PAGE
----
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Salmonellosis

What is salmonellosis?
Salmonellosis is an infection of the intestines caused by the bacteria (germs) Salmonella. Occasionally it spreads to the bloodstream. It is one of the more common causes of food-related illness. Most salmonellosis cases occur in the summer and early fall. For data on salmonellosis in New York City visit EpiQuery.
Who gets salmonellosis?
Any person can get salmonellosis, but it is seen more often in infants and children.
How are Salmonella bacteria spread?
Salmonella germs are spread by eating or drinking contaminated food or water, or by direct contact with infected people or animals.
Where are Salmonella found?
Salmonella are widely distributed in our food chain and environment. The bacteria often contaminate raw meat and poultry, eggs, unpasteurized milk, and cheese products. Other sources of exposure may include contact with infected pet reptiles, pet chicks or ducks, dogs, and cats.
What are the symptoms of salmonellosis?
People infected by Salmonella may experience mild or severe diarrhea, fever, abdominal pain, and occasionally vomiting. Bloodstream infections are less common, but can be quite serious for the very young or elderly.
How soon after infection do symptoms appear?
The symptoms generally appear 1 to 3 days after infection.
For how long can an infected person carry the Salmonella germ?
The carrier stage varies from several days to many months. Infants and people who have been treated with oral antibiotics tend to carry the germ longer than others.
How is salmonellosis diagnosed?
If a doctor suspects salmonellosis, he/she can request tests to check a patient's stool (feces) or blood for the bacteria.
What is the treatment for salmonellosis?
Most people with salmonellosis will recover on their own or require only fluids to prevent dehydration. Antibiotics and anti-diarrheal medicines are generally not recommended.
Should an infected person stay home from work or school?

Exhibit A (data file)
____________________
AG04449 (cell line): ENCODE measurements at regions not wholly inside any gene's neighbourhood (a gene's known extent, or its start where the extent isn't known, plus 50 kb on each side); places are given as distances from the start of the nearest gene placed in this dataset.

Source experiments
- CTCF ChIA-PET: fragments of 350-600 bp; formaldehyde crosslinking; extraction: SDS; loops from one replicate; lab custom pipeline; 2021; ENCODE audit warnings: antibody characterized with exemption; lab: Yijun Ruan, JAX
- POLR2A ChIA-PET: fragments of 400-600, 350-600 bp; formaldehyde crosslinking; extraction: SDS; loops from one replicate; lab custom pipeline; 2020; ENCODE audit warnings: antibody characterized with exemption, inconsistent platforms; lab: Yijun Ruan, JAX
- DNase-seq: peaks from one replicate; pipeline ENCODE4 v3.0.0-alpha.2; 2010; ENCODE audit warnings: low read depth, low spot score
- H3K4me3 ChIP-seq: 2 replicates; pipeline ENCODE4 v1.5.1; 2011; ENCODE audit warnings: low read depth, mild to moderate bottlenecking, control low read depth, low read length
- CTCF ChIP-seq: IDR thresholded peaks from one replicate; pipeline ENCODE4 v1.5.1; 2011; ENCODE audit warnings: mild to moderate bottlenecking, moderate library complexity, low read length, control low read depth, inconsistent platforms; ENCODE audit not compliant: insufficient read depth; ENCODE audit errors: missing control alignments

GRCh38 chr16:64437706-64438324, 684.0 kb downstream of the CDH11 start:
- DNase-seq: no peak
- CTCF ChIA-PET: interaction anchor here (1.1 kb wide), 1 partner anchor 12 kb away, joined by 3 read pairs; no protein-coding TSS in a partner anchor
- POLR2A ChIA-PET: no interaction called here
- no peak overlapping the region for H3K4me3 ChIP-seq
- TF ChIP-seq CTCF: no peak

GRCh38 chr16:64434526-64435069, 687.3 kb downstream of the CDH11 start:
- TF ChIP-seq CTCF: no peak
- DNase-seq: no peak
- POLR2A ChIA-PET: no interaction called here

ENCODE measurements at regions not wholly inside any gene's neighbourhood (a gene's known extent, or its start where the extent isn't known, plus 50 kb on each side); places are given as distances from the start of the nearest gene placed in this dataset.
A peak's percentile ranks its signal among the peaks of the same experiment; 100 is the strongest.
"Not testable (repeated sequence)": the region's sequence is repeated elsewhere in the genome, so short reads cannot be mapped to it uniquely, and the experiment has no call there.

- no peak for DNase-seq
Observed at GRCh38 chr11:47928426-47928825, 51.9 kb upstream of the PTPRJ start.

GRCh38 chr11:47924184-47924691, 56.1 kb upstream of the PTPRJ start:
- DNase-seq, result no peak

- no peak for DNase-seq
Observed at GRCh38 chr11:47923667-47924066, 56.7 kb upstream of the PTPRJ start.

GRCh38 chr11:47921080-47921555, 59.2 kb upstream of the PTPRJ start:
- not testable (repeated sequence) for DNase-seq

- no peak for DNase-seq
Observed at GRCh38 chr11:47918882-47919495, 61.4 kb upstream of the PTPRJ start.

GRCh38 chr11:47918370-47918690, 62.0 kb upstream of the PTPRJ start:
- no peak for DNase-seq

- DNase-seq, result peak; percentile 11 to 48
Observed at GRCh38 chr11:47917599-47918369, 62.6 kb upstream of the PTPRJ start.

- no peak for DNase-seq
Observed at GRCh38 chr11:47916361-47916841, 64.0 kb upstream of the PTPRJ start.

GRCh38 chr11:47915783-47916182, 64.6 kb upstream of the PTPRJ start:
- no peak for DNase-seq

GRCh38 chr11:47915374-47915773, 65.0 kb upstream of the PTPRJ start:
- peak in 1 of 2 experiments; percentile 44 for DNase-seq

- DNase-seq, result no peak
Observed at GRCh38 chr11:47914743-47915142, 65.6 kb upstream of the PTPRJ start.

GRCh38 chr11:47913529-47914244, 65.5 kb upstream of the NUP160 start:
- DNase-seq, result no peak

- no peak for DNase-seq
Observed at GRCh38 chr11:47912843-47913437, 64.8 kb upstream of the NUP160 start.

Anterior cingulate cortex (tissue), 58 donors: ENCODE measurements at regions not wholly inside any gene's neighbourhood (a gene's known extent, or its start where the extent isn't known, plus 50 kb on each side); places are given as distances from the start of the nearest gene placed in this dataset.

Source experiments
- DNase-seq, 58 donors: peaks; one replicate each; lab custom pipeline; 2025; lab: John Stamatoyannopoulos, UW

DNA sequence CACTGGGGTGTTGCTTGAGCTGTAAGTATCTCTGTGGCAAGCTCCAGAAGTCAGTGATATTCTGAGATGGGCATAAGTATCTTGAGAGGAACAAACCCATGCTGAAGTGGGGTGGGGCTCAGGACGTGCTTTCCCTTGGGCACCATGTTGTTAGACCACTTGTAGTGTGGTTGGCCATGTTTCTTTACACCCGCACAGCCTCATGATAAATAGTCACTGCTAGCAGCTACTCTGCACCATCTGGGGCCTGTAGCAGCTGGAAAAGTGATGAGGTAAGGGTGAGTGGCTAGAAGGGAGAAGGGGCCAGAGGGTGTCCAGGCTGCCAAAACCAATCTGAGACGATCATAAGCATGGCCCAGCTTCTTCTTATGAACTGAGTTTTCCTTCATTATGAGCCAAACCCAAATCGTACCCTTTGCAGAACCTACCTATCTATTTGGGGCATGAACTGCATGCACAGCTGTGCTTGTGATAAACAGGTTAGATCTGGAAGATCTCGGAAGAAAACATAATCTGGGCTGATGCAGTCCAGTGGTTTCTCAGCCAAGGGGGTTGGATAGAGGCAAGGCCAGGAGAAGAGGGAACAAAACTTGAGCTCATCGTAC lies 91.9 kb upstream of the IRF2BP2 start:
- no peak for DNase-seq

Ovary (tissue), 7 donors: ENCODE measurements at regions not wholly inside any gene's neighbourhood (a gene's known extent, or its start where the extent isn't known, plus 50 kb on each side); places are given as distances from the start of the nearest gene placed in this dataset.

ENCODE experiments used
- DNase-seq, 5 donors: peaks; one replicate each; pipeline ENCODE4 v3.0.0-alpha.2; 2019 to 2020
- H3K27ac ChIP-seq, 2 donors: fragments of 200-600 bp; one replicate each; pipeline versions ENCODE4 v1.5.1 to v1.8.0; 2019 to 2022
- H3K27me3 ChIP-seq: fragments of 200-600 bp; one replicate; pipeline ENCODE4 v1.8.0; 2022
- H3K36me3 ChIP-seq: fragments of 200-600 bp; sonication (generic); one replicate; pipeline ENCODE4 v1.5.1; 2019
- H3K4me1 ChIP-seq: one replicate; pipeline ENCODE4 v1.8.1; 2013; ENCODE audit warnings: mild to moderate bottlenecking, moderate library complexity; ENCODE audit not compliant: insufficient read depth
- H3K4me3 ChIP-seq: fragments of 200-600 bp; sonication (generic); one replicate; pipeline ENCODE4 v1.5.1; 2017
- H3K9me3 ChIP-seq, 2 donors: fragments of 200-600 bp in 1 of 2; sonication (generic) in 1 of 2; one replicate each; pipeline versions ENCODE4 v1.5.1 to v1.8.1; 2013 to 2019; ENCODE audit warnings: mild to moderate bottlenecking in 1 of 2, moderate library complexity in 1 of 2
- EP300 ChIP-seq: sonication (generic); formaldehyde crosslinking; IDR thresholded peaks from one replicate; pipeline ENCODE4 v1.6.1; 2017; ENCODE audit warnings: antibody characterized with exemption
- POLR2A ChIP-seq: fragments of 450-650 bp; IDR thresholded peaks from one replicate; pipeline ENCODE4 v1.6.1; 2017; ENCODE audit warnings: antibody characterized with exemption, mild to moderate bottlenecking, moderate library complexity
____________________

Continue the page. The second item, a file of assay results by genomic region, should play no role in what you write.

Since Salmonella bacteria are in the stool (feces), only people with active diarrhea who are unable to control their bowel habits (e.g., infants, young children, certain handicapped individuals) should stay home from work or school/daycare. Most infected people may return to work or school when their stools become formed as long as they carefully wash their hands with soap and warm running water after using the toilet. Food handlers, health care workers, and children in day care must obtain the approval of the Health Department before returning to their routine activities. This requires follow-up stool testing to be sure that they are no longer infectious.
How can salmonellosis be prevented?
Take steps to help keep your food safe from bacteria.
  • Always treat raw poultry, beef, and pork as if they are potentially contaminated and handle accordingly: Wrap fresh meats in plastic bags at the market to prevent blood from dripping on other foods.
  • Refrigerate foods promptly; minimize holding at room temperature.
  • Cutting boards and counters used for food preparation should be washed immediately after use with hot soapy water to prevent cross contamination with other foods.
  • Make sure meat and poultry are thoroughly cooked on the inside to the recommended temperatures, especially when using a microwave.
  • Avoid eating raw eggs and be sure to thoroughly cook foods that contain raw eggs.
  • Avoid eating raw or undercooked meats.
  • Avoid using raw milk.

Wash hands often.

  • Encourage careful hand washing with soap and warm running water after using the toilet or changing diapers, and before and after food preparation.
  • Make sure children, particularly those who handle pets, wash their hands carefully with soap and warm running water.

Last Updated: March 2012